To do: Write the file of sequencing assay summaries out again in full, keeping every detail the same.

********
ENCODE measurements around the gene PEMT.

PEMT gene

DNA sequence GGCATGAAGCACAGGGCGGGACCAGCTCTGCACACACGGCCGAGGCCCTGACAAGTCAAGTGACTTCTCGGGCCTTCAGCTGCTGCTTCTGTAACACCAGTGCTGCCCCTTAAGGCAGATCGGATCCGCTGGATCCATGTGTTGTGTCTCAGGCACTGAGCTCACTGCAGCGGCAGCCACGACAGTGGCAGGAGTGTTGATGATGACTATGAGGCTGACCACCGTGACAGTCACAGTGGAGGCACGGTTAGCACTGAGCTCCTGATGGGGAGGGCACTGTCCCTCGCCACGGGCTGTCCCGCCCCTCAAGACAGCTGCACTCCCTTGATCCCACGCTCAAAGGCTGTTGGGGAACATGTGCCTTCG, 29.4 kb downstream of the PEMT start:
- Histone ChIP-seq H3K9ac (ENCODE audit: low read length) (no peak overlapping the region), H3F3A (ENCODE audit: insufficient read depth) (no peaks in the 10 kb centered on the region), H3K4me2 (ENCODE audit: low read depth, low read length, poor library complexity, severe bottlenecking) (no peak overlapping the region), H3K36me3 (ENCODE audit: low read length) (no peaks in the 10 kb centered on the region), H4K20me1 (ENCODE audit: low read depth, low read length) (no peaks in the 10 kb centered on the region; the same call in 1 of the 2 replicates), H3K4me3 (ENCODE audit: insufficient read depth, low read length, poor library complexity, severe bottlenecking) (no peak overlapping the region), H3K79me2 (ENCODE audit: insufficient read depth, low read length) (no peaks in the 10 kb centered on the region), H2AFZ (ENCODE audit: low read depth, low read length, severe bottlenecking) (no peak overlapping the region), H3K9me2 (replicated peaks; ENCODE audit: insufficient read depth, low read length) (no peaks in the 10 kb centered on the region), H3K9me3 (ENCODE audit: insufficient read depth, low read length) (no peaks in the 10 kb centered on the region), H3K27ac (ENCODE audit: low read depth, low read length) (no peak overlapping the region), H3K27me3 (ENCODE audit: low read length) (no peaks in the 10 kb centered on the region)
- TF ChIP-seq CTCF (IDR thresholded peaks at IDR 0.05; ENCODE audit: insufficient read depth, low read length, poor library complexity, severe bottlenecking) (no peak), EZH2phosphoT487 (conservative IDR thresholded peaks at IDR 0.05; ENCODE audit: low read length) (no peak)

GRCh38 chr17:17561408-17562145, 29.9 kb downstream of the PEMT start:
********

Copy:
ENCODE measurements around the gene PEMT.

PEMT gene

DNA sequence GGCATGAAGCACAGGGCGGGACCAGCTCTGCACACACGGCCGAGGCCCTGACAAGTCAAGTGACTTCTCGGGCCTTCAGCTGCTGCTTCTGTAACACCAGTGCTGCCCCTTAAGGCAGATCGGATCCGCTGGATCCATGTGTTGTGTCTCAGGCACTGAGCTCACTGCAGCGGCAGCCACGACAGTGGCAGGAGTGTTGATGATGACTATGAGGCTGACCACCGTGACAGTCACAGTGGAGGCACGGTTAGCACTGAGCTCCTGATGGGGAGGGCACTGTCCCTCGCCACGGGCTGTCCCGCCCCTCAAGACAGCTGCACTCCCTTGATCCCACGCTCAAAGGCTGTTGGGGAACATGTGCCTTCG, 29.4 kb downstream of the PEMT start:
- Histone ChIP-seq H3K9ac (ENCODE audit: low read length) (no peak overlapping the region), H3F3A (ENCODE audit: insufficient read depth) (no peaks in the 10 kb centered on the region), H3K4me2 (ENCODE audit: low read depth, low read length, poor library complexity, severe bottlenecking) (no peak overlapping the region), H3K36me3 (ENCODE audit: low read length) (no peaks in the 10 kb centered on the region), H4K20me1 (ENCODE audit: low read depth, low read length) (no peaks in the 10 kb centered on the region; the same call in 1 of the 2 replicates), H3K4me3 (ENCODE audit: insufficient read depth, low read length, poor library complexity, severe bottlenecking) (no peak overlapping the region), H3K79me2 (ENCODE audit: insufficient read depth, low read length) (no peaks in the 10 kb centered on the region), H2AFZ (ENCODE audit: low read depth, low read length, severe bottlenecking) (no peak overlapping the region), H3K9me2 (replicated peaks; ENCODE audit: insufficient read depth, low read length) (no peaks in the 10 kb centered on the region), H3K9me3 (ENCODE audit: insufficient read depth, low read length) (no peaks in the 10 kb centered on the region), H3K27ac (ENCODE audit: low read depth, low read length) (no peak overlapping the region), H3K27me3 (ENCODE audit: low read length) (no peaks in the 10 kb centered on the region)
- TF ChIP-seq CTCF (IDR thresholded peaks at IDR 0.05; ENCODE audit: insufficient read depth, low read length, poor library complexity, severe bottlenecking) (no peak), EZH2phosphoT487 (conservative IDR thresholded peaks at IDR 0.05; ENCODE audit: low read length) (no peak)

GRCh38 chr17:17561408-17562145, 29.9 kb downstream of the PEMT start: